When did we relate tsetse to trypanosomiasis?
African cattle owners learned long ago from experience, that there was a link between biting flies and the spread of trypanosomiasis or nagana in their stock. The link between the tsetse fly and trypanosomiasis was first formally established by David Bruce working in what is now KwaZulu-Natal, South Africa.
Some of the earliest descriptions of sleeping sickness come from what is now Mali. Travellers recognized the symptoms of the disease but were not aware of its link with tsetse flies. Aldo Castellani is credited with formally identifying trypanosomes as the cause of sleeping sickness (Castellani, 1903).
Trout and trypanosomes
The first description of a trypanosome was made by Gabriel Valentin from the University of Bern in Switzerland. He observed an organism in the blood of a trout and published his observations in 1841. To this day, many tsetse entomologists retain an interest in trout.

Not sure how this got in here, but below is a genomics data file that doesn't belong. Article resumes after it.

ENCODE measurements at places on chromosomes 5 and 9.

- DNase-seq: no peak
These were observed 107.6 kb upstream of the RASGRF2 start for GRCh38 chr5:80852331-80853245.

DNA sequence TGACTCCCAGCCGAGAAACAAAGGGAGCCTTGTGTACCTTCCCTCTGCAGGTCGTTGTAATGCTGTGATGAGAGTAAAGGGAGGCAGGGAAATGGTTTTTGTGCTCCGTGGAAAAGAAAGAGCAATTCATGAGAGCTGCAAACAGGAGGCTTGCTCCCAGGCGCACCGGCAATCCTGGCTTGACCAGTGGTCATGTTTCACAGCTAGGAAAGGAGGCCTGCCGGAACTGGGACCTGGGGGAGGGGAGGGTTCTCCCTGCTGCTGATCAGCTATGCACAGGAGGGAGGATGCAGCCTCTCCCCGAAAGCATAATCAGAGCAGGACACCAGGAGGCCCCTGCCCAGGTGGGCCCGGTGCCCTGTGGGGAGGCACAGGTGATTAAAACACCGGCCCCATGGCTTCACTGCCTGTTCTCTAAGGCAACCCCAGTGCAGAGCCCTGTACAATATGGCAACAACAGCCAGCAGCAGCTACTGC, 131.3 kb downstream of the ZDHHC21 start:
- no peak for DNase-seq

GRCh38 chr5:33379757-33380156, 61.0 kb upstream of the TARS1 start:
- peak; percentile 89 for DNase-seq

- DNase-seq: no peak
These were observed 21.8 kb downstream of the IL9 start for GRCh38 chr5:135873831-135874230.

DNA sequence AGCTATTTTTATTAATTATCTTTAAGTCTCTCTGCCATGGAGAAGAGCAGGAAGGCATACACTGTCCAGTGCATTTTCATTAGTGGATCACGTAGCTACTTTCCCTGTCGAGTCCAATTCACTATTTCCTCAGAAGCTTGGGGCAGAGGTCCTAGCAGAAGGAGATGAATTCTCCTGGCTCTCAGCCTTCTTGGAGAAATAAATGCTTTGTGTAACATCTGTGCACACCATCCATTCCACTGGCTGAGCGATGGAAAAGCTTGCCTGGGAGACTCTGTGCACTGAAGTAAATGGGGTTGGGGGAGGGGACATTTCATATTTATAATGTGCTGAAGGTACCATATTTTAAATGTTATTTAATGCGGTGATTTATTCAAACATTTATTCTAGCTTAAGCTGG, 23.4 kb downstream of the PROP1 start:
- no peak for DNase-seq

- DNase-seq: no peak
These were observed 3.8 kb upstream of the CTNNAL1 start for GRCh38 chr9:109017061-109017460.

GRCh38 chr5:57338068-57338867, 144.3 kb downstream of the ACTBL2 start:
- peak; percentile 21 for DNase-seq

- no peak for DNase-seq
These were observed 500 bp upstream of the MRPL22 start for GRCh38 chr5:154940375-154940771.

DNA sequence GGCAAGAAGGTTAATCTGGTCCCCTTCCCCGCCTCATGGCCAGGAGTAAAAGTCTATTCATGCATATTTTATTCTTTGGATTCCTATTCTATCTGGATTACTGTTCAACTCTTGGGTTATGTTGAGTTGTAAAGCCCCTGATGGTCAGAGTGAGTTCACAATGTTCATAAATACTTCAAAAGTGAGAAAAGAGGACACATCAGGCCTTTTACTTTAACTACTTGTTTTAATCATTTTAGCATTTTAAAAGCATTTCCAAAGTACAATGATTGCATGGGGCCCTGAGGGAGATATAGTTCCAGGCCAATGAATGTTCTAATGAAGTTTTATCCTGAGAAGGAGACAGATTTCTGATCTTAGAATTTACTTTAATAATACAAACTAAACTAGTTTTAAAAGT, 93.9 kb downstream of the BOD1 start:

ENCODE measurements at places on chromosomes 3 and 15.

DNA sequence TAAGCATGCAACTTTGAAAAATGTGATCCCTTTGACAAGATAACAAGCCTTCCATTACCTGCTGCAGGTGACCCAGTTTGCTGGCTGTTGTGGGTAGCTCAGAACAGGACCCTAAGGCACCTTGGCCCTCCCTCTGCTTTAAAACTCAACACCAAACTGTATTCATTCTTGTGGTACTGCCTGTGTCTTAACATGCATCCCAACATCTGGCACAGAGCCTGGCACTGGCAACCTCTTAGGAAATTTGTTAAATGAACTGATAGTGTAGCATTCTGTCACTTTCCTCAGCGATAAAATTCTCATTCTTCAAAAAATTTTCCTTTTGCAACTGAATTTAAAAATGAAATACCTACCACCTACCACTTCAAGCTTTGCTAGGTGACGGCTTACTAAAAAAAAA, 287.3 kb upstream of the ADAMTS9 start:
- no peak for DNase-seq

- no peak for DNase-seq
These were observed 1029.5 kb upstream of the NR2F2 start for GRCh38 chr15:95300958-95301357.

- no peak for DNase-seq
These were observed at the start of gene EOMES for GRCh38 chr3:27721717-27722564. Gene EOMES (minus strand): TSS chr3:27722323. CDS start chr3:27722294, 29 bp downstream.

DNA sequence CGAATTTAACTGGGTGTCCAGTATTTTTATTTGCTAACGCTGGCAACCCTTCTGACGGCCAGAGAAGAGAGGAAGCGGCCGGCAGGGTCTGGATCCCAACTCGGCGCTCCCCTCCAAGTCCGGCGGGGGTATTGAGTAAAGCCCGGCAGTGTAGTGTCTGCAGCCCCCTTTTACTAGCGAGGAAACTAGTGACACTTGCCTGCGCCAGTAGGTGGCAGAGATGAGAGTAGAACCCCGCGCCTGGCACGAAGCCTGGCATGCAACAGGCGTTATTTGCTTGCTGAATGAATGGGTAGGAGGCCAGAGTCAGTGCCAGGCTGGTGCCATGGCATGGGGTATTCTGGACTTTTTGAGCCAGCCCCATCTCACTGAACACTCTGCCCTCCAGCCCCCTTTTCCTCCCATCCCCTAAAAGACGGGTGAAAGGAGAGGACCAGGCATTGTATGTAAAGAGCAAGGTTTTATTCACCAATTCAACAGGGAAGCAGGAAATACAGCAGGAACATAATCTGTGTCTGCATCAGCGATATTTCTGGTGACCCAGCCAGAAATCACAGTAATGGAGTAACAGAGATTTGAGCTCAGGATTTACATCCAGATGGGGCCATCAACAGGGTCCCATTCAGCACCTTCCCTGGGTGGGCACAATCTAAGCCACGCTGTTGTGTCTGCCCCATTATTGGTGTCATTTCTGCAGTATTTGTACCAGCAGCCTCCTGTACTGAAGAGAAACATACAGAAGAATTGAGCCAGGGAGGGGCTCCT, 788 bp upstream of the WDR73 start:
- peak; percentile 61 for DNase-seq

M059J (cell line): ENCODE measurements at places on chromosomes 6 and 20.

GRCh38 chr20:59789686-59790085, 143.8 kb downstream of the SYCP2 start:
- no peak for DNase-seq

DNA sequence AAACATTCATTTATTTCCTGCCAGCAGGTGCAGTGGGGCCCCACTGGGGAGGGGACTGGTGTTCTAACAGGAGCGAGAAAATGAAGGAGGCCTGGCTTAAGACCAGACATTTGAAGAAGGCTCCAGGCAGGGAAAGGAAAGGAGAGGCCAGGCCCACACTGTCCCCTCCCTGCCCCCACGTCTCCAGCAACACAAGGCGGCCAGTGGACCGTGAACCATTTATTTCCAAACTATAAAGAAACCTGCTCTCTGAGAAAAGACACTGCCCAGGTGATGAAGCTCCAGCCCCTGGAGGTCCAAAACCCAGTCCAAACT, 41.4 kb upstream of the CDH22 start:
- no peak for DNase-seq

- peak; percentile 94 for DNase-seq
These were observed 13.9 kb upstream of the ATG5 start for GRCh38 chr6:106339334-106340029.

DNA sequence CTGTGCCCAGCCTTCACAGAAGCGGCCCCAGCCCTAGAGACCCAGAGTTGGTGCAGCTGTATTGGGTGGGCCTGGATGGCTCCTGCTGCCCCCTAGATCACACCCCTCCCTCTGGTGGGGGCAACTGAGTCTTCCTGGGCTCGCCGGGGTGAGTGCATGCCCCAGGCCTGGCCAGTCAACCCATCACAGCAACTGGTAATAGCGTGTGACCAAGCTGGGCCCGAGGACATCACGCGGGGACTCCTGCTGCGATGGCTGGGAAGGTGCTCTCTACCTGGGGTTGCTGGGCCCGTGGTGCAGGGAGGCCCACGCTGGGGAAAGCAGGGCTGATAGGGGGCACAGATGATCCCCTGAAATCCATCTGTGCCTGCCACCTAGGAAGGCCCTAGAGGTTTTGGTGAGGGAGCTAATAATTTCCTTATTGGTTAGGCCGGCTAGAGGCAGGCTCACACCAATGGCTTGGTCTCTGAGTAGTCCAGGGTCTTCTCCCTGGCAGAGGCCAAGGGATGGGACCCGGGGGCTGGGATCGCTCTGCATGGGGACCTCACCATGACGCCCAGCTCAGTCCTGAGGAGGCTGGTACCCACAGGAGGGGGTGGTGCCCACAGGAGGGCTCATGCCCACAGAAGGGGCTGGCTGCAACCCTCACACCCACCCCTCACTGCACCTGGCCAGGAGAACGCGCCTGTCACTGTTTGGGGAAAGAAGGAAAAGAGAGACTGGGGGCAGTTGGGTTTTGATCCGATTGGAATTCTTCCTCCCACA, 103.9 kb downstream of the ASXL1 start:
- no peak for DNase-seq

Bruce, D. (1896). Further report on the tsetse fly disease or nagani in Zululand. Harrision and Sons, London
Bruce, D., Hamerton, A.E., Bateman, H.R. & Mackie, F.P. (1909). The development of Trypanosoma gambiense in Glossina palpalis. Proceedings of the Royal Society (series B) 81, 405-414.
Castellani, A. (1903). On the discovery of a species of Trypanosoma in the cerebrospinal fluid of cases of sleeping sickness. Proceedings of the Royal Society 71, 501-508.